(NOTE from the teacher: We're completing Matterhorn, the award-winning Vietnam War novel by Karl Marlantes. The experiences of Vietnam soldiers, in particular their conflicts with race and authority, were at the center of our recent class discussions. In today's blog, first year UW students Grace Leppanen of Sheboygan and Alyssa Jacobsen of Oconomowoc share their insights.)
"Upstream from task force Oscar was a contingent of South Vietnamese troops who apparently also did nothing. The Marines watched them with unconcealed hostility, hating them for sitting around with others died fighting their battles, hating them because their very existence served as part of the lie that has brought American troops to Vietnam in the first place. It was easier to hate a visible part of the lie than to hate the liars, who, after all, were their own countrymen: the fat American civilians and rear-area rangers who flitted back and forth with briefcases, sweaty faces, and shiny, unused pistols. But the Marines hated them too. Some Marine hated the North Vietnamese Army and some didn't, but at least the NVA had the Marines' respect." (p. 278)
This paragraph sums up some of the things that did not seem to make sense about the Vietnam War. It describes how the South Vietnamese Army, who presumably would have a large stake in the United States' outcome in the country, didn't care enough about the conflict to take a very active role. It additionally assigns blame to the politicians and Army bureaucrats who were responsible for the decisions made regarding the war.
This is of course only one perspective, that of the U.S. Marines. It's possible that there were South Vietnamese soldiers who took active roles in the fighting; less likely, but still possible, that there were bureaucrats involved in the war who didn't actually make things worse. But it prompts the question of why the war in Vietnam was necessary at all?
People growing up in my generation have a hard time understanding the motivations that got the U.S. into the war: stopping Communism and the fear of destabilization. Post-Cold War, we don't understand the fears that accompanied the rise of Communism. But the situation in the 1960s in Vietnam is not that far removed, in my mind, from our involvement in the Middle East today. We fight a similarly amorphous idea: terrorism. We are trying, and have in the past both failed and succeeded, to remove an enemy that is deeply entrenched in the countries where we are fighting them. And just last week there was a report of three U.S. troops killed by one of the Afghan soldiers they were supposed to be training for combat. Maybe there is a similar mood in today's military of not trusting our allies any more than the enemy?
This prompts the questions: Why was the war in Vietnam fought? Why are our wars today being fought? And have we learned anything from our failures in the past?
"This feeling for the Corps was why Cassidy was hurt so deeply when he found that the pin on one of his grenades had been bent straight. Gravity would eventually pull the grenade from the pin, and the grenade would explode. Cassidy moved out with the company that morning pretending nothing had happened, but he felt apprehensive and alone." (p. 223)
"He returned to his seat and said to Simpson, 'I heard there was another fragging last night, down south. You hear about it, sir?' ... Three or four of the bastards rolled grenades under his rack while he was sleeping. Someone saw them running away. Black radicals. Nothing left for evidence but monkey meat.'" (p. 308)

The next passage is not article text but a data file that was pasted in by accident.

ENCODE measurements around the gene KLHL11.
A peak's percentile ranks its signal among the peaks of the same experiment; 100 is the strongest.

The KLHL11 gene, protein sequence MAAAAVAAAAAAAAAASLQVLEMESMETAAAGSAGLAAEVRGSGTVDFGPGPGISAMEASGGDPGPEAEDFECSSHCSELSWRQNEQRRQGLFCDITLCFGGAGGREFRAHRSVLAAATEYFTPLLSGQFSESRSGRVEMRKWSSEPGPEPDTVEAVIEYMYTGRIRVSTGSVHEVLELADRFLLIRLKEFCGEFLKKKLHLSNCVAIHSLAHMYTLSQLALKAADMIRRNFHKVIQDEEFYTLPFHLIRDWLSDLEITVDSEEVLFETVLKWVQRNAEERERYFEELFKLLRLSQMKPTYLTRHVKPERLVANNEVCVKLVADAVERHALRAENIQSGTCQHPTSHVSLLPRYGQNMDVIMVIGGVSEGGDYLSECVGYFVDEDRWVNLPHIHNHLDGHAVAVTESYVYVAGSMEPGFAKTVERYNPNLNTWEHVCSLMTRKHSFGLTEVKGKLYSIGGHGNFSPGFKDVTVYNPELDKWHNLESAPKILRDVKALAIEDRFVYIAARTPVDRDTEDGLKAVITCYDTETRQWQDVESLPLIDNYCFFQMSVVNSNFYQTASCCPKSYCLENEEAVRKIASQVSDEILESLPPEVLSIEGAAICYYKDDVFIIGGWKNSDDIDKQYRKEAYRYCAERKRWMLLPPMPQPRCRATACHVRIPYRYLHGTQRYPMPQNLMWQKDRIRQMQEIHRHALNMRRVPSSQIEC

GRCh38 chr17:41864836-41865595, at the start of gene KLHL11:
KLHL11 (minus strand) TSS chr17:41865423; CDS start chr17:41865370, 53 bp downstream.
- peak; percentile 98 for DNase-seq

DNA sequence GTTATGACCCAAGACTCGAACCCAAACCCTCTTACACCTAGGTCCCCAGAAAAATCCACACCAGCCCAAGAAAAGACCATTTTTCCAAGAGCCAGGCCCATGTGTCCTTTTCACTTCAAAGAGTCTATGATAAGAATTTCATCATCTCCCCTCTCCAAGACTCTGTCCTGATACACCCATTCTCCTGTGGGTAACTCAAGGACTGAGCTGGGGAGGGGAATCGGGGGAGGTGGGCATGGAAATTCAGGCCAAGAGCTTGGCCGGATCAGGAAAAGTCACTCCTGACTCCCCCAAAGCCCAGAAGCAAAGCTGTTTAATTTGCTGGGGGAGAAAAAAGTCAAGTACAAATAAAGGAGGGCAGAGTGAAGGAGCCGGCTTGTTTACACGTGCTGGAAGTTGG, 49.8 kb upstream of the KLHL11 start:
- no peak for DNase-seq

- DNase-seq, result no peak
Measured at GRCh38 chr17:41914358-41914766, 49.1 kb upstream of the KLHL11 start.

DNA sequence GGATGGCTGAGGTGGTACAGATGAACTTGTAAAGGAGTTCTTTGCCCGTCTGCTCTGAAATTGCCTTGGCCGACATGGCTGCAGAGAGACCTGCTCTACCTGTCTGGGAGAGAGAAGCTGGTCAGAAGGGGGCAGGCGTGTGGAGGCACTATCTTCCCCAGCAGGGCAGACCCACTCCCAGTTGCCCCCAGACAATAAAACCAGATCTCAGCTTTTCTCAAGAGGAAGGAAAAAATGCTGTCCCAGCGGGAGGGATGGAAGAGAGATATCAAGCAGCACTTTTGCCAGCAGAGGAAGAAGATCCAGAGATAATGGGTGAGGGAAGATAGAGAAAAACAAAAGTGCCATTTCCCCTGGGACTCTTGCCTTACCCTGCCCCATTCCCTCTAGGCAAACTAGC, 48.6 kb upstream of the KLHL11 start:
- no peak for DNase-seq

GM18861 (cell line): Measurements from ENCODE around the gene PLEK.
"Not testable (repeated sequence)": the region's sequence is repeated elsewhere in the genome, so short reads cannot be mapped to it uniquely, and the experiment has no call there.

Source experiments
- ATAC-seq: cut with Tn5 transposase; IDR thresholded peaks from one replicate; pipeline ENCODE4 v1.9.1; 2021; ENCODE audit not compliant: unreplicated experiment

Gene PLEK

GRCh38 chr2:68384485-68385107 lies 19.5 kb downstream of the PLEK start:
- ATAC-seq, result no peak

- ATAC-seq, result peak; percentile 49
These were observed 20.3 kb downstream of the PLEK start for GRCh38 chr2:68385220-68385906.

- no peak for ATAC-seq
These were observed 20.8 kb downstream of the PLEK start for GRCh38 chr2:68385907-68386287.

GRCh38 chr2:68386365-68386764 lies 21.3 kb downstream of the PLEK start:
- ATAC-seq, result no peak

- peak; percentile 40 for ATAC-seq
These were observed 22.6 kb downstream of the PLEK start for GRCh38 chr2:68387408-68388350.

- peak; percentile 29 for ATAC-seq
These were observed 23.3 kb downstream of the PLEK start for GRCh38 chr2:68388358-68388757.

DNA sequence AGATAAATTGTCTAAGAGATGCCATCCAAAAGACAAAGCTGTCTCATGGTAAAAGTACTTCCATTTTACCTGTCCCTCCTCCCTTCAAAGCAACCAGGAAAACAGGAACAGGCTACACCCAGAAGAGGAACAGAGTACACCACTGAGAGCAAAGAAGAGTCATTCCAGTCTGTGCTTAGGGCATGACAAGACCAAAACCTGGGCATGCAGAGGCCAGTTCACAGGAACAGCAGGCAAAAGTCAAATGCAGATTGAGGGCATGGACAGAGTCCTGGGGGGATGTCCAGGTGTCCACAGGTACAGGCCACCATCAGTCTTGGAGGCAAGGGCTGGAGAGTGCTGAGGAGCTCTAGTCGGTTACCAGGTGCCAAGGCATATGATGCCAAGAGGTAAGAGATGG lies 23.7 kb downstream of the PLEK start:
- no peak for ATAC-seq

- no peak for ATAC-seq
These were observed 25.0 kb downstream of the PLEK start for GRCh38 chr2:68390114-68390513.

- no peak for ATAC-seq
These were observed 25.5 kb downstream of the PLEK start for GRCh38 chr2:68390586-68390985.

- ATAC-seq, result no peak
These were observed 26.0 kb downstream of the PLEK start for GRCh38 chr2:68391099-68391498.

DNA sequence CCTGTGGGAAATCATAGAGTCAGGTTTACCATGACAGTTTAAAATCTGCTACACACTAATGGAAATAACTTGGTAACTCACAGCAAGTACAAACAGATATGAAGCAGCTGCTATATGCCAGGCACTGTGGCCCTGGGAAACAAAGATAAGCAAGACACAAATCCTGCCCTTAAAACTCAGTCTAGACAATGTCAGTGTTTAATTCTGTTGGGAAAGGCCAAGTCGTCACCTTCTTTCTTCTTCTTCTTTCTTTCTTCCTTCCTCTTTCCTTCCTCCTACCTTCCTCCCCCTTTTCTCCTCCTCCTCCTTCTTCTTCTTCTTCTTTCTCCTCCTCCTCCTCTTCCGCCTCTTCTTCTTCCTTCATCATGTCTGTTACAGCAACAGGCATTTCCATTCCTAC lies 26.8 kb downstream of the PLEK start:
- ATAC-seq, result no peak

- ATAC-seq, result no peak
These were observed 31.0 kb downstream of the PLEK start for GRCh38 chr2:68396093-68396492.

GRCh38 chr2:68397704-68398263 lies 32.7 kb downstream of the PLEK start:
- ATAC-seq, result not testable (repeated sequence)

I picked quotes about fragging during the Vietnam War. These quotes stood out to me because at first I didn't know what fragging was, and then as I read on, I came to a general understanding of what the term implied. When I first read about Cassidy discovering his grenade had been rigged, I was appalled because I didn't understand why someone in his platoon would want to kill him or even how someone would have access to his grenades. Once I read that it was Parker who rigged it, I was even more confused because it confirmed my suspicion of someone in the platoon rigging the grenade.
After reading and gaining a better understanding of fragging, I think that it is a very scary thing that was going on in the Vietnam War... I always figured that being in the service and part of platoon or company meant that you had full trust in each other because in order to work well and get results, troops need to trust each other with their lives. I understand where the black troops are coming from with their anger and resentment towards Cassidy and other leaders, but I never thought they would conspire to the point where they would secretly plan, and execute, killing (one of) their leaders...
I tied this into a James Baldwin piece about Martin Luther King, Jr. and how King said that the Civil Rights fight, and the fight against desegregation, is a two-way thing. It is not simply a fight where the white people are doing everything wrong and the blacks should blame them for everything. Black people are also doing things wrong by allowing segregation to have existed for so long and allowing the white people to think it is right and has become law. By fragging or killing leaders with whom they (blacks) disagree, they are going against King's non-violence protest policy, creating more conflict, and (providing) more reasons for white people to dislike them, thereby leading to a negative association with all black people.